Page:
Located at about 3,300 ft (1,000 m), Ciping was the centre of the Jinggang Shan revolutionary base during the 1920s and 1930s and is now the site of local government. Its location at the center of the mountain range and growing collection of hotels make it a good base for exploring the area. The beauty of the area is a startling contrast with its image as a gritty, revolutionary stronghold. There are the beautiful 33-ft (100-m) Shuikou waterfalls, located in a luxuriant valley surrounded by rocks amid bamboo, azaleas and pine forest. Wulong Tan, a few miles north of Ciping, is composed of several limpid pools into which stream a number of rapids and waterfalls. A cable car can take you to the top and give you magnificent views over the whole area, whilst for those with the inclination and energy, much of the area can be enjoyed on foot.
the emperor when the piece was made.
However, the ease with which they
can be faked renders accurate
dating the task of experts.
Despite Chinese pottery’s long history, it was not until the Bronze Age (between about 1500 and 400 BC) that special clays and hotter kilns resulted in a harder, sometimes glazed stoneware. True porcelain, however, did not appear until the Sui dynasty. A far finer type of ceramic, true porcelain is smooth and polished, and produces an almost crystalline ring when struck; at its most delicate, it is even translucent. Porcelain became popular in Europe during the 16th century, and the Portuguese, and later the Dutch and English, set up a lucrative trade between China and the rest of the world.
Reign marks show the reign name of the emperor when the piece was made. However, the ease with which they can be faked renders accurate dating the task of experts.
a single task in the porcelain-making process.
The clay is centered on a wheel and thrown
into a rough shape, sculpted into a finer piece
with scrapers, and brushed with water to
create a smooth surface.
before coating with a clear glaze of limestone
ash, the finest petuntse, and water. The glaze
absorbs the blue dye and fuses into the
original clay to form a hard glassy porcelain.
A cobalt blue underglaze may be added before coating with a clear glaze of limestone ash, the finest petuntse, and water. The glaze absorbs the blue dye and fuses into the original clay to form a hard glassy porcelain.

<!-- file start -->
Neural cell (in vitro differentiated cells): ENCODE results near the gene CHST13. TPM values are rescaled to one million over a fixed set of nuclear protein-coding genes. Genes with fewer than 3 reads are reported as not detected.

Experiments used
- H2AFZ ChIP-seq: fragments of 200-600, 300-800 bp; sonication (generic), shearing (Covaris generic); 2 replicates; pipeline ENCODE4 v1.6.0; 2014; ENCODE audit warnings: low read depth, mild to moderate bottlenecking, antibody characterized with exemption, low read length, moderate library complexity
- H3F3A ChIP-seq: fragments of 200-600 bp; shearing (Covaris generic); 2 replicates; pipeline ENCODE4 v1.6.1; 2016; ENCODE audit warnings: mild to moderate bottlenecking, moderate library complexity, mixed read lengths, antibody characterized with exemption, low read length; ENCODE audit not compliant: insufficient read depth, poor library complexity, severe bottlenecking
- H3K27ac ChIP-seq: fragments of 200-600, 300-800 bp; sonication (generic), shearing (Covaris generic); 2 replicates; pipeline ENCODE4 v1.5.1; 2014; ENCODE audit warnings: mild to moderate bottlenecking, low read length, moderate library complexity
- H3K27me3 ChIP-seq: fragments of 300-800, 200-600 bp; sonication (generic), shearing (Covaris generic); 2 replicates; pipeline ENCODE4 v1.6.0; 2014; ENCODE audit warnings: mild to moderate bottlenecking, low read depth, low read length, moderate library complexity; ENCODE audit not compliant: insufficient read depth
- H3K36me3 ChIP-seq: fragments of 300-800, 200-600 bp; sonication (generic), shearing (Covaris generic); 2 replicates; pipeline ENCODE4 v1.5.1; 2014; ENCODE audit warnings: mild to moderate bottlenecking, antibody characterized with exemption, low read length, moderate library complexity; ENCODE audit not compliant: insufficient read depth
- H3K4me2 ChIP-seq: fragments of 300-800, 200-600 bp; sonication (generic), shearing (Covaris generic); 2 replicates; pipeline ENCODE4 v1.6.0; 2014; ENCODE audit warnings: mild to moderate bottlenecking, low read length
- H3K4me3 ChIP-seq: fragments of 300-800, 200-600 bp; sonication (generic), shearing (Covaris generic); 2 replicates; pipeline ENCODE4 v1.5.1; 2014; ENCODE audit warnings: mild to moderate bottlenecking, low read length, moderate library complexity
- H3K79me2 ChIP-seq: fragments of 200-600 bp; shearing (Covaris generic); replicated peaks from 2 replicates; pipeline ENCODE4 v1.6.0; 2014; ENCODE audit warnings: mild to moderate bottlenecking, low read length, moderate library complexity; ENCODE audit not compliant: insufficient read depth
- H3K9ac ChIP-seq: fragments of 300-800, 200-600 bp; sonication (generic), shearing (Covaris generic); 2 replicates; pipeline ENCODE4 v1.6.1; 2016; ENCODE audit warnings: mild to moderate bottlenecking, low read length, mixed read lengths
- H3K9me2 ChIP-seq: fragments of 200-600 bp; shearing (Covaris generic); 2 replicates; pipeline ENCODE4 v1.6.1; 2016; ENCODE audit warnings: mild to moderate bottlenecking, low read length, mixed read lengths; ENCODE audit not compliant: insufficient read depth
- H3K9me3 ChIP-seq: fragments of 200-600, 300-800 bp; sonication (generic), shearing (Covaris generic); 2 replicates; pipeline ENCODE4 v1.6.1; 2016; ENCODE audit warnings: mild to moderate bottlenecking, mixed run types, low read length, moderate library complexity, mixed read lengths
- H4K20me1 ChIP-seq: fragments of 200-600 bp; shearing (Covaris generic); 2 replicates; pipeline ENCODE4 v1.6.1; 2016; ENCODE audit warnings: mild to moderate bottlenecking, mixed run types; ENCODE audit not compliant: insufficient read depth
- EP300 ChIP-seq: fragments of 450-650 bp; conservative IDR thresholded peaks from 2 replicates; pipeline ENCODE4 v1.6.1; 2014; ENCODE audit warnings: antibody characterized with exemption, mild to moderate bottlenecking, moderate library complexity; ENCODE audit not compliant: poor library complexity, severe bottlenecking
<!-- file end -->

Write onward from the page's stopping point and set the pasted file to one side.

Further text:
As on a production line, each artisan performs a single task in the porcelain-making process. The clay is centered on a wheel and thrown into a rough shape, sculpted into a finer piece with scrapers, and brushed with water to create a smooth surface.
A key development during this period was the art of glazing. Simple pots began changing from everyday items to works of art.
Technical advances during the Tang dynasty saw the production of new types of porcelain, most famously the sancai (tri-colored) pieces illustrating figures from the Silk Road.
Beautiful Song porcelain is characterized by simple shapes glazed in a single, rich color. New shapes were developed, as well as the cracked glazing technique.
Porcelain from the Mongol dynasty absorbed foreign influences. Cobalt blue underglaze was introduced, and later perfected during the Ming period.
The Ming dynasty was the era of imperial patronage of Jingdezhen and large-scale exportation to the West. The kilns flourished and the artisans returned to a richer palette of colors and pictorial design.
The latter part of this dynasty was often characterized by overly elaborate design and poor quality, but the early part of the Qing saw the production of delicate famille rose porcelain.
The Long March
During the 1920s the outlawed Communist leaders sought refuge from the Kuomintang (KMT) at re-mote rural bases, or “soviets,’’ in Sichuan, Hunan, and, in Jiangxi province, at Jinggang Shan, the headquarters run by Mao Zedong and Zhu De. In October 1934, with the KMT closing in, the Jiangxi Soviet was forced to break out and join thousands of revolutionaries on a tactical retreat. Covering, largely at night, an average of 20 miles (32 km) a day, the Communists marched 5,900 miles (9,500 km) in a year. The march, however, was not a strategic success and many did not survive it.
- (1) Jinggang Shan was the base of the Jiangxi Soviet whose position was steadily being eroded by advancing KMT troops. Led by Mao Zedong, the Long March started from here on 16 October 1934
- (2) The Crossing of the Xiang river was the marchers' first major battle. Accounted a disaster, huge amounts of equipment were lost in the waters.
- (3) Zunyi was taken despite heavy losses in January 1935. Map emerged from the ensuing conference as leader of the Communist party and commander of the Red Army; the Soviet-supported general was expelled.
- (4) At Lu Shan Pass, the Red Army reached the pass just ahead of the KMT, deceived their pursuers, and gained an unexpected victory.
- (5) The Luding Chain Bridge was the only means of crossing the Dadu River. Blocked by KMT troops who had removed most of the bridge’s planks, 22 Red Army soldiers took the bridge by crawling along the remaining chains, with the loss of 7 men.
- (6) Daxue Shan, the Great Snowy Mountains, are some of the highest in the country. Crossing the passes was the most challenging episode of the Long March, and led to the death, through altitude sickness, exhaustion, and exposure, of many Red Army soldiers.
- (7) Crossing the remote, boggy and freezing Aba Grasslands brought enormous losses. A subsequent meeting with rival, Zhang Guotao, firmly established Mao's primacy.
- (8) Yan'an was the end point of the march on 19 October 1935. Mao arrived with 5000 marchers and established the Yan’an Soviet as an independent communist state.